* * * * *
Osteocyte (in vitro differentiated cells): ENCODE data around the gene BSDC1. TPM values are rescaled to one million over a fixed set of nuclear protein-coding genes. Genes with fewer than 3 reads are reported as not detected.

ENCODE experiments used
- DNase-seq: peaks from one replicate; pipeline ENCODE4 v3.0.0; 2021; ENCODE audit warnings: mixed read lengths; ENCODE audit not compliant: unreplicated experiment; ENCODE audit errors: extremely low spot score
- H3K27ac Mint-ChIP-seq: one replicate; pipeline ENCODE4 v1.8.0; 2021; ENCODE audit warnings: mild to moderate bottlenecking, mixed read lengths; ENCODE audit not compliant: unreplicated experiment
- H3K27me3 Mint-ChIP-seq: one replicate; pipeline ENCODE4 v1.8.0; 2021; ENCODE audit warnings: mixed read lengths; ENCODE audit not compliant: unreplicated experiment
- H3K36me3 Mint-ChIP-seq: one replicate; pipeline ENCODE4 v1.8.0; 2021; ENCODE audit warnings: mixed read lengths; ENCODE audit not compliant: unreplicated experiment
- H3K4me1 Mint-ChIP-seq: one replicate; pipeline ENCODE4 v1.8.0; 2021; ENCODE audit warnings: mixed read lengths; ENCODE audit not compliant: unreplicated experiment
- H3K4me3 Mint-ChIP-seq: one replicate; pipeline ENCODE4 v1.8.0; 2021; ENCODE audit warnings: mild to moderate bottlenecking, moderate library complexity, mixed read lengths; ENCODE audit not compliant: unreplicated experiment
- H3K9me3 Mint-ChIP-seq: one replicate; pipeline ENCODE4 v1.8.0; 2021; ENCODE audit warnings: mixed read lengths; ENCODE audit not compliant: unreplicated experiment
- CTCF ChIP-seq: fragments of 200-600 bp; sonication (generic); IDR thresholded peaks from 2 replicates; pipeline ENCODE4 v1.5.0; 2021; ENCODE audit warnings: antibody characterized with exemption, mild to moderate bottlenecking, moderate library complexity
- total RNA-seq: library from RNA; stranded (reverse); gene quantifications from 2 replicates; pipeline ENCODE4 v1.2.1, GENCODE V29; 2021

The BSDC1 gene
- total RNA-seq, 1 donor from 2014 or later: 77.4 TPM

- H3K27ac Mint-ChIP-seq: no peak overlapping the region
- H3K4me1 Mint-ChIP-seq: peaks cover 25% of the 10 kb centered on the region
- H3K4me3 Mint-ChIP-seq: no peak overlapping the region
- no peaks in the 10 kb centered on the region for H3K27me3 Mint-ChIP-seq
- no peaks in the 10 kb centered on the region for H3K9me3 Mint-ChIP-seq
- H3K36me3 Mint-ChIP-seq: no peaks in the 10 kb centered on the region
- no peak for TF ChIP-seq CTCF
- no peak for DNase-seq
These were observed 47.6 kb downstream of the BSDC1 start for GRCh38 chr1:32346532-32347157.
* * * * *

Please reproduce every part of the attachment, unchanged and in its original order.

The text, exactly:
Osteocyte (in vitro differentiated cells): ENCODE data around the gene BSDC1. TPM values are rescaled to one million over a fixed set of nuclear protein-coding genes. Genes with fewer than 3 reads are reported as not detected.

ENCODE experiments used
- DNase-seq: peaks from one replicate; pipeline ENCODE4 v3.0.0; 2021; ENCODE audit warnings: mixed read lengths; ENCODE audit not compliant: unreplicated experiment; ENCODE audit errors: extremely low spot score
- H3K27ac Mint-ChIP-seq: one replicate; pipeline ENCODE4 v1.8.0; 2021; ENCODE audit warnings: mild to moderate bottlenecking, mixed read lengths; ENCODE audit not compliant: unreplicated experiment
- H3K27me3 Mint-ChIP-seq: one replicate; pipeline ENCODE4 v1.8.0; 2021; ENCODE audit warnings: mixed read lengths; ENCODE audit not compliant: unreplicated experiment
- H3K36me3 Mint-ChIP-seq: one replicate; pipeline ENCODE4 v1.8.0; 2021; ENCODE audit warnings: mixed read lengths; ENCODE audit not compliant: unreplicated experiment
- H3K4me1 Mint-ChIP-seq: one replicate; pipeline ENCODE4 v1.8.0; 2021; ENCODE audit warnings: mixed read lengths; ENCODE audit not compliant: unreplicated experiment
- H3K4me3 Mint-ChIP-seq: one replicate; pipeline ENCODE4 v1.8.0; 2021; ENCODE audit warnings: mild to moderate bottlenecking, moderate library complexity, mixed read lengths; ENCODE audit not compliant: unreplicated experiment
- H3K9me3 Mint-ChIP-seq: one replicate; pipeline ENCODE4 v1.8.0; 2021; ENCODE audit warnings: mixed read lengths; ENCODE audit not compliant: unreplicated experiment
- CTCF ChIP-seq: fragments of 200-600 bp; sonication (generic); IDR thresholded peaks from 2 replicates; pipeline ENCODE4 v1.5.0; 2021; ENCODE audit warnings: antibody characterized with exemption, mild to moderate bottlenecking, moderate library complexity
- total RNA-seq: library from RNA; stranded (reverse); gene quantifications from 2 replicates; pipeline ENCODE4 v1.2.1, GENCODE V29; 2021

The BSDC1 gene
- total RNA-seq, 1 donor from 2014 or later: 77.4 TPM

- H3K27ac Mint-ChIP-seq: no peak overlapping the region
- H3K4me1 Mint-ChIP-seq: peaks cover 25% of the 10 kb centered on the region
- H3K4me3 Mint-ChIP-seq: no peak overlapping the region
- no peaks in the 10 kb centered on the region for H3K27me3 Mint-ChIP-seq
- no peaks in the 10 kb centered on the region for H3K9me3 Mint-ChIP-seq
- H3K36me3 Mint-ChIP-seq: no peaks in the 10 kb centered on the region
- no peak for TF ChIP-seq CTCF
- no peak for DNase-seq
These were observed 47.6 kb downstream of the BSDC1 start for GRCh38 chr1:32346532-32347157.